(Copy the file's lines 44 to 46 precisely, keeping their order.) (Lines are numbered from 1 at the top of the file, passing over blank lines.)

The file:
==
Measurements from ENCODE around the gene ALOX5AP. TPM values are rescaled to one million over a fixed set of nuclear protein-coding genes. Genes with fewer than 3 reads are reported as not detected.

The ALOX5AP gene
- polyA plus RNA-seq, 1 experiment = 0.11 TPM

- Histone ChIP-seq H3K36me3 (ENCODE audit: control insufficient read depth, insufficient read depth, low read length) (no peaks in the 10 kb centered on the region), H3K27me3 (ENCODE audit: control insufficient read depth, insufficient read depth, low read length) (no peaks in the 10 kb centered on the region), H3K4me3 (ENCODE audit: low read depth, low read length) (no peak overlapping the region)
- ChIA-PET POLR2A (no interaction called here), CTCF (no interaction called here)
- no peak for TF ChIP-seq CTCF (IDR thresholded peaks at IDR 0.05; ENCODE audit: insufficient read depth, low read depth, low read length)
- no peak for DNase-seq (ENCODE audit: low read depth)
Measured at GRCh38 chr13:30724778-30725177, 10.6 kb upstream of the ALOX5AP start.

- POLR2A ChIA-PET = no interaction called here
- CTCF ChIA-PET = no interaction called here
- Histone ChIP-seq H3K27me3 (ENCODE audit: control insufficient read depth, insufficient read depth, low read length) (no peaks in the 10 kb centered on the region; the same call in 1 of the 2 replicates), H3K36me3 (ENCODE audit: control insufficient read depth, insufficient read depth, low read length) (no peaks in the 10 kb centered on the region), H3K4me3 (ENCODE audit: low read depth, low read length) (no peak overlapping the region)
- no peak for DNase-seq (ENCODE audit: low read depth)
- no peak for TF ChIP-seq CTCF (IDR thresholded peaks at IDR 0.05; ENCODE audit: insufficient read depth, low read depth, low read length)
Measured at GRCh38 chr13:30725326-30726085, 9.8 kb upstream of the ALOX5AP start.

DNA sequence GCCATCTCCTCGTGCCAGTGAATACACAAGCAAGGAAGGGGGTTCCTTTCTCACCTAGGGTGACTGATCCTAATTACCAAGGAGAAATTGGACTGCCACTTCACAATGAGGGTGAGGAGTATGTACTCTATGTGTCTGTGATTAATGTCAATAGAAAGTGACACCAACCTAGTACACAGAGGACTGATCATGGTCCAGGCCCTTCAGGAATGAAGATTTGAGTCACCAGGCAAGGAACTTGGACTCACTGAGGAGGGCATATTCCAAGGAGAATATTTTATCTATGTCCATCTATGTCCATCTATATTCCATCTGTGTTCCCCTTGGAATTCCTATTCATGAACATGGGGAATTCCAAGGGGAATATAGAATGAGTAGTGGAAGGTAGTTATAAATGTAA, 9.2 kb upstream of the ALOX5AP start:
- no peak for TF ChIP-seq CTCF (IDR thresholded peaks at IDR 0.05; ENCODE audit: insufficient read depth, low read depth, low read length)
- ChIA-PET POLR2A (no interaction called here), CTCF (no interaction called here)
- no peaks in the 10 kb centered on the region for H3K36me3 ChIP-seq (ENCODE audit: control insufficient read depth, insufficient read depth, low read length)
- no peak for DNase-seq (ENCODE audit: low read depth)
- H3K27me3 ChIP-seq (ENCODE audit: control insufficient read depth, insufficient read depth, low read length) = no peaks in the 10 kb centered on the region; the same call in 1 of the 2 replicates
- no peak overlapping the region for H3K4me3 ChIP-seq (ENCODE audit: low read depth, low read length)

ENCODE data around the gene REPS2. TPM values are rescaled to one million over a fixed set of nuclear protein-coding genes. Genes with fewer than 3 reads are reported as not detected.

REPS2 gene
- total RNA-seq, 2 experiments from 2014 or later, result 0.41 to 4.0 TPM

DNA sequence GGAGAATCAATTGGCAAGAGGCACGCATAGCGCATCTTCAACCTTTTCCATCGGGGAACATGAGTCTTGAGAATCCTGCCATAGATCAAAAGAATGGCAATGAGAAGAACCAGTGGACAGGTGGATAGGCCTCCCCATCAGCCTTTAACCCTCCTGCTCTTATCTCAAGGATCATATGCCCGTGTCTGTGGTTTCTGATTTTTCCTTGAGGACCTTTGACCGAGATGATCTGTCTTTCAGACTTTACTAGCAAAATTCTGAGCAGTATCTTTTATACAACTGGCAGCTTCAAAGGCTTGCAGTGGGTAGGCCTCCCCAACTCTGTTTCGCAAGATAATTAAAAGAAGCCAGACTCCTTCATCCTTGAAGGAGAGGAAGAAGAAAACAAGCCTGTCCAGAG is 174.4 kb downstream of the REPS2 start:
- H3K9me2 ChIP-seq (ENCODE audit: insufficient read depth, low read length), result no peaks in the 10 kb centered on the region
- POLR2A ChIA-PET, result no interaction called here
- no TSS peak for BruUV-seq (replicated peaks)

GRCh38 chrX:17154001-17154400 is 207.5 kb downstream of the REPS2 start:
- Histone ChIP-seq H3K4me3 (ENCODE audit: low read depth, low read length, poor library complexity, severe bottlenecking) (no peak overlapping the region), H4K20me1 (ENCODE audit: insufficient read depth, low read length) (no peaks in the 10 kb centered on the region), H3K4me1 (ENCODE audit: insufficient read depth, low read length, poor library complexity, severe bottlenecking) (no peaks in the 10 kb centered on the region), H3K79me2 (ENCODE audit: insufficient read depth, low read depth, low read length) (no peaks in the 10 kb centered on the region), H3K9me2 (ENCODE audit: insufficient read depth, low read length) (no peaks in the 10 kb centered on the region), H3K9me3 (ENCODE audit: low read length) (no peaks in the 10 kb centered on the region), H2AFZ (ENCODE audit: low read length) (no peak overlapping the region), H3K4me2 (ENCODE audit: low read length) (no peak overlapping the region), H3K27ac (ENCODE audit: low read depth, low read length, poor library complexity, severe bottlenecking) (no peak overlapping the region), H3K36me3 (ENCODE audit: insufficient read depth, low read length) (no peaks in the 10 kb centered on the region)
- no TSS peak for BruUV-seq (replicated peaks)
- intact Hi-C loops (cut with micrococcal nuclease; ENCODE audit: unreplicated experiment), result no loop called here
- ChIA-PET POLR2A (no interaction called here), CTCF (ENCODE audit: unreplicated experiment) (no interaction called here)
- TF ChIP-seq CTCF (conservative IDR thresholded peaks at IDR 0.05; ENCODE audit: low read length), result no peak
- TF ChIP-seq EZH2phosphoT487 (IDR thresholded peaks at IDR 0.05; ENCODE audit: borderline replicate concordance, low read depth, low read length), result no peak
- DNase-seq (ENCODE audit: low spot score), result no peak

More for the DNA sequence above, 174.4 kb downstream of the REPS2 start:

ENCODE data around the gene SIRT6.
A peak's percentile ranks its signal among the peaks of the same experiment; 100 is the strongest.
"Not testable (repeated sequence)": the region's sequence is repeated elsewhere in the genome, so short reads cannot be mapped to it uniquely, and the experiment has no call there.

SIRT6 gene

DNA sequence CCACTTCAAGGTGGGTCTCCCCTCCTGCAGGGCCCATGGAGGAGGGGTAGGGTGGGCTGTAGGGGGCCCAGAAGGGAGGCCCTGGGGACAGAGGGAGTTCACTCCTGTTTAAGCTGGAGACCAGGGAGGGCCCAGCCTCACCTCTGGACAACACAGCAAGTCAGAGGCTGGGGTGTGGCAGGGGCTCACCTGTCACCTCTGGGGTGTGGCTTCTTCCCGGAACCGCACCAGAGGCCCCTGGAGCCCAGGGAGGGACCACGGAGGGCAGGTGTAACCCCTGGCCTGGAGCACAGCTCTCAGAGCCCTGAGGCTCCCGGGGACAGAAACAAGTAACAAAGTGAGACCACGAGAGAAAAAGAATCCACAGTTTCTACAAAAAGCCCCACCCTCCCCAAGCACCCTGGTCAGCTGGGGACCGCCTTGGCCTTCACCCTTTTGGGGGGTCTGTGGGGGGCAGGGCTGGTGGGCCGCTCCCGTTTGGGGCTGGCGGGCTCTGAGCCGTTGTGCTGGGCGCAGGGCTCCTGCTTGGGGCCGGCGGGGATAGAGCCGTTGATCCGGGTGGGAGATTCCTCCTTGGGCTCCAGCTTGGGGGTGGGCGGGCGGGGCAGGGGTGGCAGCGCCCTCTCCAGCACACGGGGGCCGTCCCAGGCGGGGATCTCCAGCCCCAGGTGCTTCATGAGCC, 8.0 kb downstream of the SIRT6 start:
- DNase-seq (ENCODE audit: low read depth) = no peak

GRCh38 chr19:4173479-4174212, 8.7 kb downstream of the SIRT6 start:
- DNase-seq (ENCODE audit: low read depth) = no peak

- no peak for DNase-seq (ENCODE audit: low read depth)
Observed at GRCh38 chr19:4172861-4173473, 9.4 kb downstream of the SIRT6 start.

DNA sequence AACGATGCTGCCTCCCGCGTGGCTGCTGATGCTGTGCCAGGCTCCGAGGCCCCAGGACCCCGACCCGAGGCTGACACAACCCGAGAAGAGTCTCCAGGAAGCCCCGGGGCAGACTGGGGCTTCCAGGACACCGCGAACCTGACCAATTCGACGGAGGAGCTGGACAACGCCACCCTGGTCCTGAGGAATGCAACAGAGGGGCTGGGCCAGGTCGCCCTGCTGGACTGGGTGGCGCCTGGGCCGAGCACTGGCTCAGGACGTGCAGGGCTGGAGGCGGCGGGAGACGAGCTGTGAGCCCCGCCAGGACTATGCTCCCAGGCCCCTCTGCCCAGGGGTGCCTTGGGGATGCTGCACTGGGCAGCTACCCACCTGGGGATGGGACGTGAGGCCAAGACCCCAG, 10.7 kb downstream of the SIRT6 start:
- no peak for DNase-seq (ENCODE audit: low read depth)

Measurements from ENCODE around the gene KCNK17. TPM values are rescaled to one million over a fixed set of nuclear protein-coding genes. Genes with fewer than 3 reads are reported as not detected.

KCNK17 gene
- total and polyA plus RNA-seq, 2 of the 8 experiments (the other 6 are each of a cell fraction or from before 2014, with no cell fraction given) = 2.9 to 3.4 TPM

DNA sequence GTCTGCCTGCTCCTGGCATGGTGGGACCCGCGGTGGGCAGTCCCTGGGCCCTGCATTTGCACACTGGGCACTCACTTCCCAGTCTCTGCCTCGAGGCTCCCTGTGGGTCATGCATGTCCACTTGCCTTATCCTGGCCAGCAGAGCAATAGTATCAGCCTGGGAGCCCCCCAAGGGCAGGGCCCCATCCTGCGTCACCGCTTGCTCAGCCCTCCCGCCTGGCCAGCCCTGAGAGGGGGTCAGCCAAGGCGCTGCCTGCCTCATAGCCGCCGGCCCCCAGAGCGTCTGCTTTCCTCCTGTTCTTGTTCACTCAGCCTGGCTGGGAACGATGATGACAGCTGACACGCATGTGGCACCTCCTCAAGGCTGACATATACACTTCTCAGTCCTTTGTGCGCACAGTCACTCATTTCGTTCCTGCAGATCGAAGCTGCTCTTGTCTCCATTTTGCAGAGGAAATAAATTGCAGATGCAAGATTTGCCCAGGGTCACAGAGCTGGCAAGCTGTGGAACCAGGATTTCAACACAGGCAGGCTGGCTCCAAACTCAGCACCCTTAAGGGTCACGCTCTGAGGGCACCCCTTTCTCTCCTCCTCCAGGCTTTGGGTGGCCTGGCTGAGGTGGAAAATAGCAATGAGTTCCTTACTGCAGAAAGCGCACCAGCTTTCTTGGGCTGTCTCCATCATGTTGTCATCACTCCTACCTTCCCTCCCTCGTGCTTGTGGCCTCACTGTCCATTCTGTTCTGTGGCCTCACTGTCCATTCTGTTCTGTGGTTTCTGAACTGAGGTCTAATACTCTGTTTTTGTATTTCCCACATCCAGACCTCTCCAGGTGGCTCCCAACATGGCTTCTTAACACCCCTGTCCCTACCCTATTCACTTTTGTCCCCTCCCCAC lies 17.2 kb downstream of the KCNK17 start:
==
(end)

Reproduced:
GRCh38 chr19:4173479-4174212, 8.7 kb downstream of the SIRT6 start:
- DNase-seq (ENCODE audit: low read depth) = no peak

- no peak for DNase-seq (ENCODE audit: low read depth)